FCC Removes Regulatory Barriers to 5G Wireless Deployment

5G Wireless law

On September 27, 2018, the FCC released its Declaratory Ruling and Third Report and Order, which is expected to help accelerate the deployment of 5G cellular service. In the Matter of Accelerating Wireless Broadband Deployment by Removing Barriers to Infrastructure Inv., WT Docket No. 17-79, WC Docket No. 17-84. To support the rollout of 5G service, the wireless industry is turning to small cell devices, a new technology designed to expand network coverage and capacity. Small cell devices are typically affixed to public rights-of-way and provide a shorter range of cellular service, thus more devices are needed in a given service area to meet user demand. But the attachment of small cells to public rights-of-way has presented a number of regulatory issues that have inhibited the deployment of small cell infrastructure across the country.

As FCC Chairman Ajit Pai has commented:

Installing small cells isn’t easy, too often because of regulations. There are layers of (sometimes unnecessary and unreasonable) rules that can prevent widespread deployment.

The first part of the FCC’s decision addresses a number of issues wireless providers and government authorities have faced in deploying small cell infrastructure in local communities. For instance, in noting that the Telecommunications Act of 1996 allows state and local governments to charge fees only “to the extent that they represent a reasonable approximation of the local government’s objectively reasonable costs,” the FCC fixed the following fees: “(a) $500 for a single up-front application that includes up to five Small Wireless Facilities, with an additional $100 for each Small Wireless Facility beyond five, or $1,000 for non-recurring fees for a new pole (i.e., not a colocation) intended to support one or more Small Wireless Facilities; and (b) $270 per Small Wireless Facility per year for all recurring fees, including any possible ROW access fee or fee for attachment to municipally-owned structures in the ROW.”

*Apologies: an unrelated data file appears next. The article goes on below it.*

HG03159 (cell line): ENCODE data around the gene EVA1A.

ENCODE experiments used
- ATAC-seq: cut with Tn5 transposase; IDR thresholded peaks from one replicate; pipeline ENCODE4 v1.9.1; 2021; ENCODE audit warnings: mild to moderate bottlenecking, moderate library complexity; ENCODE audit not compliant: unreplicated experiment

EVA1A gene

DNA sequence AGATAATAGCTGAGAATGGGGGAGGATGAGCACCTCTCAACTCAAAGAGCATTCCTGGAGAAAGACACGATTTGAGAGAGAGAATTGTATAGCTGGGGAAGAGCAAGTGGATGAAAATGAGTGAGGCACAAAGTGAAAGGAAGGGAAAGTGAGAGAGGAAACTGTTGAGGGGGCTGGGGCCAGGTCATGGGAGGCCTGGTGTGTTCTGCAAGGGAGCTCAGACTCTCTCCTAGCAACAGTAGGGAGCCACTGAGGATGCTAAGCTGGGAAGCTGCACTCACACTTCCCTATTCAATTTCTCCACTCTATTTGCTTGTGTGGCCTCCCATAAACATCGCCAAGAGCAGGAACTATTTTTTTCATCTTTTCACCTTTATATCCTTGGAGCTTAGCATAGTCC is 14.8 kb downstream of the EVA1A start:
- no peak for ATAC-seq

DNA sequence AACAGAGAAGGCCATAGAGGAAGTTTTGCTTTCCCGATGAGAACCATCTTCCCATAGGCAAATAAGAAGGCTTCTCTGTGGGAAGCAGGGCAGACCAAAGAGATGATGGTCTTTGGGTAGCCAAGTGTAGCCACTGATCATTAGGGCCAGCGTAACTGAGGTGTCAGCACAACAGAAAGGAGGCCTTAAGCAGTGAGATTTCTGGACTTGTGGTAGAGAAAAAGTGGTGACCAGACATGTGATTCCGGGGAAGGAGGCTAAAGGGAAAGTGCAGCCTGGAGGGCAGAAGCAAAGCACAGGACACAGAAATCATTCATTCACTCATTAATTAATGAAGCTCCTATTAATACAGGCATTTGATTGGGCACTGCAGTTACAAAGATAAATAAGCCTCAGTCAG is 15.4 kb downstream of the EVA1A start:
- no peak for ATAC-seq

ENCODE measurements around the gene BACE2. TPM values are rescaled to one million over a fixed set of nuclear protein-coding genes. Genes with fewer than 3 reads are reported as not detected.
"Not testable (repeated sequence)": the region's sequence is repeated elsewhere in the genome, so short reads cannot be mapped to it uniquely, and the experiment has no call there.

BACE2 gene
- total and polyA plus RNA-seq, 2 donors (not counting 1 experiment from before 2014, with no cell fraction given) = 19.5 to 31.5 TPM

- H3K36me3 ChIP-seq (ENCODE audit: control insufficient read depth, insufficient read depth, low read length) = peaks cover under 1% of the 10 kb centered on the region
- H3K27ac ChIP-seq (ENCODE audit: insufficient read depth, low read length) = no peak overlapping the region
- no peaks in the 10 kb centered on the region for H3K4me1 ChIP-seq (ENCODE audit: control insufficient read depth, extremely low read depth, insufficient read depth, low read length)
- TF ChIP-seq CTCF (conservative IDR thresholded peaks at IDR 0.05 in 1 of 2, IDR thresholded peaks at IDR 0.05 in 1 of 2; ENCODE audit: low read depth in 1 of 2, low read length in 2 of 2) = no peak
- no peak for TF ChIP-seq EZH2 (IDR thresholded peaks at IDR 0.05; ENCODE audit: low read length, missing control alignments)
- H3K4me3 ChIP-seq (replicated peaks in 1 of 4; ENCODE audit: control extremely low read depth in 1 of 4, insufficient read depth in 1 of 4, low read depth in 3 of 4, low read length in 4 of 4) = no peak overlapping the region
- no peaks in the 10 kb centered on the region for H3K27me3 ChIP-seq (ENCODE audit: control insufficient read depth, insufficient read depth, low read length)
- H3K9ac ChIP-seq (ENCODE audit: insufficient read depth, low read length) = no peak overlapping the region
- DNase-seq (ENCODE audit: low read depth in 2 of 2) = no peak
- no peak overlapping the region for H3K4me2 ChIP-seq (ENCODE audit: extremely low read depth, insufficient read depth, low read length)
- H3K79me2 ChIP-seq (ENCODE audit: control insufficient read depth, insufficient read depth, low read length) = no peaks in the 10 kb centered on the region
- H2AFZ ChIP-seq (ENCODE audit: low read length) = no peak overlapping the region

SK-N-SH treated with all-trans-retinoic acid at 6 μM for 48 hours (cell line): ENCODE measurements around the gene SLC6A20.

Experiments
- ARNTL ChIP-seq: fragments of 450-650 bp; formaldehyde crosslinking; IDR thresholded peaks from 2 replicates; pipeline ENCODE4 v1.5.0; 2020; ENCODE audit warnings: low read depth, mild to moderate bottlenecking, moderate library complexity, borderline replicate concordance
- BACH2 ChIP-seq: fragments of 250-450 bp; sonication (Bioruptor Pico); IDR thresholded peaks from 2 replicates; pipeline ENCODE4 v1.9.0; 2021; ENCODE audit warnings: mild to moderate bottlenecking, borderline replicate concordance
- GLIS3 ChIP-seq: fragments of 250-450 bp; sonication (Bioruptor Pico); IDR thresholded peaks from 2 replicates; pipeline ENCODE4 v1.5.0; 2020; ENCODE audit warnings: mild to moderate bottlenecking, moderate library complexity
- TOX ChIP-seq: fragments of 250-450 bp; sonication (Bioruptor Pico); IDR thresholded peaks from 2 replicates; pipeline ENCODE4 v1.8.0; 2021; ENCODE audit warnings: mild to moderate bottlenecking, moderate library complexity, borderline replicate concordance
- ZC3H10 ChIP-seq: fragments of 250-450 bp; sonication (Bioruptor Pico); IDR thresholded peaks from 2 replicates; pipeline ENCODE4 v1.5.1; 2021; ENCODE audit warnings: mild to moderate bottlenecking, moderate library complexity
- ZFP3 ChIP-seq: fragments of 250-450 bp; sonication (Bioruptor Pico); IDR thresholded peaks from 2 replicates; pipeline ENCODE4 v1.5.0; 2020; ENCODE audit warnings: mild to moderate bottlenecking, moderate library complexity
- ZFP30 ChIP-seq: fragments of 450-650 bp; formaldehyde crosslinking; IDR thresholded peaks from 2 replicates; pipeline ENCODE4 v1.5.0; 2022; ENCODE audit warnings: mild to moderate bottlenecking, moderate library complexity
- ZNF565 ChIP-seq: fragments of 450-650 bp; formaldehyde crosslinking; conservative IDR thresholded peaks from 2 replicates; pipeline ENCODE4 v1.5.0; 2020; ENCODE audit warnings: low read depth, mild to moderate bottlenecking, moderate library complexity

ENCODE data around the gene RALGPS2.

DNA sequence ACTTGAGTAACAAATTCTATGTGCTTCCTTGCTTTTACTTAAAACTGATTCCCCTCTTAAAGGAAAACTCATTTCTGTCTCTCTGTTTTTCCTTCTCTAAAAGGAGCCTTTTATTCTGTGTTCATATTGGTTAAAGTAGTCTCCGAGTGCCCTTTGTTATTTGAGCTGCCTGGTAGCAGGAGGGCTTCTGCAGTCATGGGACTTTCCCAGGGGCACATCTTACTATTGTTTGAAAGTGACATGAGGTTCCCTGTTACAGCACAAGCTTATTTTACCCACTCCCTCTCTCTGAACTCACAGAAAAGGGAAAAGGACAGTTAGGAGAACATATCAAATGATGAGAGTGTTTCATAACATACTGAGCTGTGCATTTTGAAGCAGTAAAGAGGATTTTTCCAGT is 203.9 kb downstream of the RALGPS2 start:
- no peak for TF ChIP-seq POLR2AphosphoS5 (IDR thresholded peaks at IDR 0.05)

The ruling also addresses two new “shot clocks” that give local government authorities 60 days to approve or deny the deployment of small cell devices on existing structures or 90 days to approve or deny the deployment of small cell devices on new structures.

This ruling is the second set of small cell regulations following a March 2018 decision to exclude small cell deployment from federal review procedures designed for traditional cell towers. It remains to be seen whether these efforts will help accelerate the anticipated widespread deployment of small cell infrastructure.

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